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Queen and David Bowie jammed on Cream covers at the 1981 sessions that produced “Under Pressure”

Photo of QUEEN, Freddie Mercury and Brian May performing on stage
(Image credit: Phil Dent/Redferns)

Brian May recently went deep with us on the making of Bohemian Rhapsody, and now, in a new interview with Record Collector, the electric guitar player – along with Queen drummer Roger Taylor – has delved into the 1981 recording sessions with David Bowie that produced the hit duet, Under Pressure.

In the most enticing tidbit, the two revealed that in addition to Under Pressure, the alcohol-fueled sessions, which took place at Mountain Studios in Montreux, Switzerland in the summer of ’81, saw the superstars jamming on a variety of songs – “whatever came into our head,” said Taylor.

This included, as Taylor revealed, old Cream covers. “We would do the odd thing, like covering old Cream songs,” he said. “I remember we did NSU and I Feel Free, just for a laugh really, and then we decided, ‘Let’s write one for ourselves.’ ”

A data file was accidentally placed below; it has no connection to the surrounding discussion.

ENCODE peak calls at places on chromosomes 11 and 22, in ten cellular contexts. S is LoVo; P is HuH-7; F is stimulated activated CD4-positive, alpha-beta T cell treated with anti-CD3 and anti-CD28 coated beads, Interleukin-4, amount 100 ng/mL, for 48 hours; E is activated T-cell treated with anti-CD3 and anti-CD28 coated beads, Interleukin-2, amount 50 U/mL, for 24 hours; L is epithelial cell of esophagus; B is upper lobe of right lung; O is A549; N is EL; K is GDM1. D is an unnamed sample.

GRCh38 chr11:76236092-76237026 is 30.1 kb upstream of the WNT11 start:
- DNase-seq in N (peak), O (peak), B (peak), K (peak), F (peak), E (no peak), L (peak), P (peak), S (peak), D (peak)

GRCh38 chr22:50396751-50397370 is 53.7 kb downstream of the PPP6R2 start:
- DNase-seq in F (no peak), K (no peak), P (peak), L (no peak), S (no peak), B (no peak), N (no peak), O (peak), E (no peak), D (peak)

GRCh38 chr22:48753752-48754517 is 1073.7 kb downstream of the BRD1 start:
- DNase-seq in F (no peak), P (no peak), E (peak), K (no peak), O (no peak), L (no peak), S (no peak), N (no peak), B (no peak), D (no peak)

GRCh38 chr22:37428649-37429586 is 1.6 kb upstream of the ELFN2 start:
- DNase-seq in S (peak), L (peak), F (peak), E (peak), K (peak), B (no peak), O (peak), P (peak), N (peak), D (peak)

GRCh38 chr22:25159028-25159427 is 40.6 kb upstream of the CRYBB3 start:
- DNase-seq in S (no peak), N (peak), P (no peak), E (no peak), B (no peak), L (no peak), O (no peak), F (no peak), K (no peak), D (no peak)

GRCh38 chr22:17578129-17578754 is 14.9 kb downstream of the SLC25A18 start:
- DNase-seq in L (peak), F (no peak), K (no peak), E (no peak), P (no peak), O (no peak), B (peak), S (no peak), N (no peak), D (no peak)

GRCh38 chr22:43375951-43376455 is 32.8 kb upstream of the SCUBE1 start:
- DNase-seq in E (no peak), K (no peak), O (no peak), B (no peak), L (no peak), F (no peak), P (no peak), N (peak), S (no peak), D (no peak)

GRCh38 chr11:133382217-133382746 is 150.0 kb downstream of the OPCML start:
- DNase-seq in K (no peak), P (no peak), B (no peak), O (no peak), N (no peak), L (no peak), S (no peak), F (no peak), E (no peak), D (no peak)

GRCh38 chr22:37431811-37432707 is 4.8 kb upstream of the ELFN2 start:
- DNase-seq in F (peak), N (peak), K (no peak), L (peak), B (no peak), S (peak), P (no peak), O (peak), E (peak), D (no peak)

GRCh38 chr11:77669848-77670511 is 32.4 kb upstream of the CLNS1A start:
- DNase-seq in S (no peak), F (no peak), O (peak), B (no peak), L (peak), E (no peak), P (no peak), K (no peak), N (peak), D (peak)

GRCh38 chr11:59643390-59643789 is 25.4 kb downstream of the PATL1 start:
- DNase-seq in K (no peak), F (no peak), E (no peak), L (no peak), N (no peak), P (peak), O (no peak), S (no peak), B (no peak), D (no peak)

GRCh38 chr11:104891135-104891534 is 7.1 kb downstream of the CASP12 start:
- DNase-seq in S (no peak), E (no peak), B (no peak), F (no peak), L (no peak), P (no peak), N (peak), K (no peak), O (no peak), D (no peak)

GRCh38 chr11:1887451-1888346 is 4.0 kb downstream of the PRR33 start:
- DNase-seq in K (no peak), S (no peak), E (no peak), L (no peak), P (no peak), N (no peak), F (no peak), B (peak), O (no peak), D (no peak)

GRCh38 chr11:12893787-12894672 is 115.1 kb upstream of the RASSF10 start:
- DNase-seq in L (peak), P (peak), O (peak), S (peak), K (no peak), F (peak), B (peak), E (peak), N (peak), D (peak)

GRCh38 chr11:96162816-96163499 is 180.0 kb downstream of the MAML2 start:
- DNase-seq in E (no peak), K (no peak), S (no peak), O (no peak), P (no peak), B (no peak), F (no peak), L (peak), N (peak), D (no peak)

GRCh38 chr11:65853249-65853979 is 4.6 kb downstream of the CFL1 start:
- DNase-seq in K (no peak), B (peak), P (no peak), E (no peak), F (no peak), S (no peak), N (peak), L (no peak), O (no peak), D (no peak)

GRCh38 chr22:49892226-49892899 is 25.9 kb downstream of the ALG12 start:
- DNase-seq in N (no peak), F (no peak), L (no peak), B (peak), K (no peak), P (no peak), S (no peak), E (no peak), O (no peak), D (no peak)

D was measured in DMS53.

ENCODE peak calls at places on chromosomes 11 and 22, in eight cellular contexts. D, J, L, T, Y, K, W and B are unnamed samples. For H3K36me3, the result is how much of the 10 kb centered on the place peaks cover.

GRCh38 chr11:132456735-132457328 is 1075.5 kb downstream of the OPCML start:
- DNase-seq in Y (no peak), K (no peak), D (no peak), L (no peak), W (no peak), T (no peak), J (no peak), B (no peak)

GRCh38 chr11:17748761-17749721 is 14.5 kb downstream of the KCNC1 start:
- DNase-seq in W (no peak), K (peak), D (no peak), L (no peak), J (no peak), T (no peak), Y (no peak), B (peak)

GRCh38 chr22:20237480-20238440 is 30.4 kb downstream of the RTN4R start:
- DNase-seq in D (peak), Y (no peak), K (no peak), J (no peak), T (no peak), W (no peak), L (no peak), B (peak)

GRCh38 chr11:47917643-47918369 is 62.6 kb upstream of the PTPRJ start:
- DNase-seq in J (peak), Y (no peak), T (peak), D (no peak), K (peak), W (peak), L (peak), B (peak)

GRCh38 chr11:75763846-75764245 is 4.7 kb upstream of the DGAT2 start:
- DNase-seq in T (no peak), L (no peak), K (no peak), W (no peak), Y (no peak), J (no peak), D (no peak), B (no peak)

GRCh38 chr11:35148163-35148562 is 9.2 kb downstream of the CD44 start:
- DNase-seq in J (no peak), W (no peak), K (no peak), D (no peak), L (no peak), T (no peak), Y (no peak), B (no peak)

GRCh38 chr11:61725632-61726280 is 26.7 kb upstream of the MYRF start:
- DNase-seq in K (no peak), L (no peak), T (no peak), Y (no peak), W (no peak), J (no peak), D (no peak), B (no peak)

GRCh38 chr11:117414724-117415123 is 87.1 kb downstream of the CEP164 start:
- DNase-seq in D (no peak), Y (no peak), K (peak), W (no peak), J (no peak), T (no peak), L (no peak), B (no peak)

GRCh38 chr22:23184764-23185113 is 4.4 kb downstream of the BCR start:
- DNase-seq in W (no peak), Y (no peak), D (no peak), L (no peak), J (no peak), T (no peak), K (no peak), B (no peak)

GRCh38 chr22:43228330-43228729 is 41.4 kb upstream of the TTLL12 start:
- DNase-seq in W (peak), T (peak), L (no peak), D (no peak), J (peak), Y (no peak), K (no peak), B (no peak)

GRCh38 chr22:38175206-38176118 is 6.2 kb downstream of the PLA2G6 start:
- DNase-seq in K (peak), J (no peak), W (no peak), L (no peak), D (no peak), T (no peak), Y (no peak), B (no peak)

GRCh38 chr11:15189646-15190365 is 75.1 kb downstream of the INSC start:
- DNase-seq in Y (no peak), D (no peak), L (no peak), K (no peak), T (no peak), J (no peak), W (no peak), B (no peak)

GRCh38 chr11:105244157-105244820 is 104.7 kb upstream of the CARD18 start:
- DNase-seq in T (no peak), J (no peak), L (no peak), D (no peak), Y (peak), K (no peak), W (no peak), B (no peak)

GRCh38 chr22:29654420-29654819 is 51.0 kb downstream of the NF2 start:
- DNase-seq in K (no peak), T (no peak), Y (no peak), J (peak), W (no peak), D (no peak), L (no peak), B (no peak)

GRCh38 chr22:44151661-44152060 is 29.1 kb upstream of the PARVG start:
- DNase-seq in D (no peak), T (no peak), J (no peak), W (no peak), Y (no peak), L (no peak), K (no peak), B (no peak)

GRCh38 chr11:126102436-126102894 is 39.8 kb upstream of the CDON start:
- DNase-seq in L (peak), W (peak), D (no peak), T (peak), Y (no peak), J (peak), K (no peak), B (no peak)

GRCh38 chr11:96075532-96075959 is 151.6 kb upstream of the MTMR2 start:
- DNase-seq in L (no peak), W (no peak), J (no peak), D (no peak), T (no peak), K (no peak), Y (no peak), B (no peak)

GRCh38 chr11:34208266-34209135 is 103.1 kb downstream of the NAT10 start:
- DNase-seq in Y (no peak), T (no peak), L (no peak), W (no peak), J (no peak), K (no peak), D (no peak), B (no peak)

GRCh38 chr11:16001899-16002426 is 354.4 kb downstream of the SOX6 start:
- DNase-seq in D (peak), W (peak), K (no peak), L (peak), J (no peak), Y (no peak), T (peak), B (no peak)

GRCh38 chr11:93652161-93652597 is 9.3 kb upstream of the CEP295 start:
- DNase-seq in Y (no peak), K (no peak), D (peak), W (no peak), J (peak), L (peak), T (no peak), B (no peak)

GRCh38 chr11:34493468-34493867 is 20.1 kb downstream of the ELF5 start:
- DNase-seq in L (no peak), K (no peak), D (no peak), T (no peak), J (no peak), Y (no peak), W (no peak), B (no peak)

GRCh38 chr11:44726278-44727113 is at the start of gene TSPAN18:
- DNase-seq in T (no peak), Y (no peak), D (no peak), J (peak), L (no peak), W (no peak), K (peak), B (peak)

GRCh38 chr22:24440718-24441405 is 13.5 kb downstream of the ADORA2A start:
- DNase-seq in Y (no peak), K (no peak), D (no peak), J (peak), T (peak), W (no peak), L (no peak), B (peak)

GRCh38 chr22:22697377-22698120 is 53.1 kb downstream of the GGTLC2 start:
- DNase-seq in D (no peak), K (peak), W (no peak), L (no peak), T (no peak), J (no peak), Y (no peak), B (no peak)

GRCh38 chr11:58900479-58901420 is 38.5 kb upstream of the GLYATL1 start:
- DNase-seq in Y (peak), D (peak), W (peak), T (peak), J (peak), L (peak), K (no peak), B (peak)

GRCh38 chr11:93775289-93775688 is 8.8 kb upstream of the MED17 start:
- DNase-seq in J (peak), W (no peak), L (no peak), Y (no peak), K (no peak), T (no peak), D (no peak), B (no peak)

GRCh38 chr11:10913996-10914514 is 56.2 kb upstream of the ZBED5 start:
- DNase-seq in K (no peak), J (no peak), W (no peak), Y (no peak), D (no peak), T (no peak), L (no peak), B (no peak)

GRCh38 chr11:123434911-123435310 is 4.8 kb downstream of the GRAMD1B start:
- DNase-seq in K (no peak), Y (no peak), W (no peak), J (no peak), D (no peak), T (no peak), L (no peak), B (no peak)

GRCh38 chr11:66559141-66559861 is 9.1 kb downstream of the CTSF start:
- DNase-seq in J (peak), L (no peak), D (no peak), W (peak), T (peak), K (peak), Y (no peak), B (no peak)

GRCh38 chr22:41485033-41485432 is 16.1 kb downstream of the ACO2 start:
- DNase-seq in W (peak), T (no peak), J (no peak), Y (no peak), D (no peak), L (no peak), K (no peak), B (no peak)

That “one,” of course, turned into Under Pressure, which went on to top the charts in the UK.

While there’s no word on whether these Cream covers might ever see the light of day, it’s worth noting that both May and Taylor, with their pre-Queen band Smile, as well as Bowie – both with the Spiders from Mars and on his Black Tie White Noise album – had covered I Feel Free previously.

Richard Bienstock

Rich is the co-author of the best-selling Nöthin' But a Good Time: The Uncensored History of the '80s Hard Rock Explosion. He is also a recording and performing musician, and a former editor of Guitar World magazine and executive editor of Guitar Aficionado magazine. He has authored several additional books, among them Kurt Cobain: Montage of Heck, the companion to the documentary of the same name.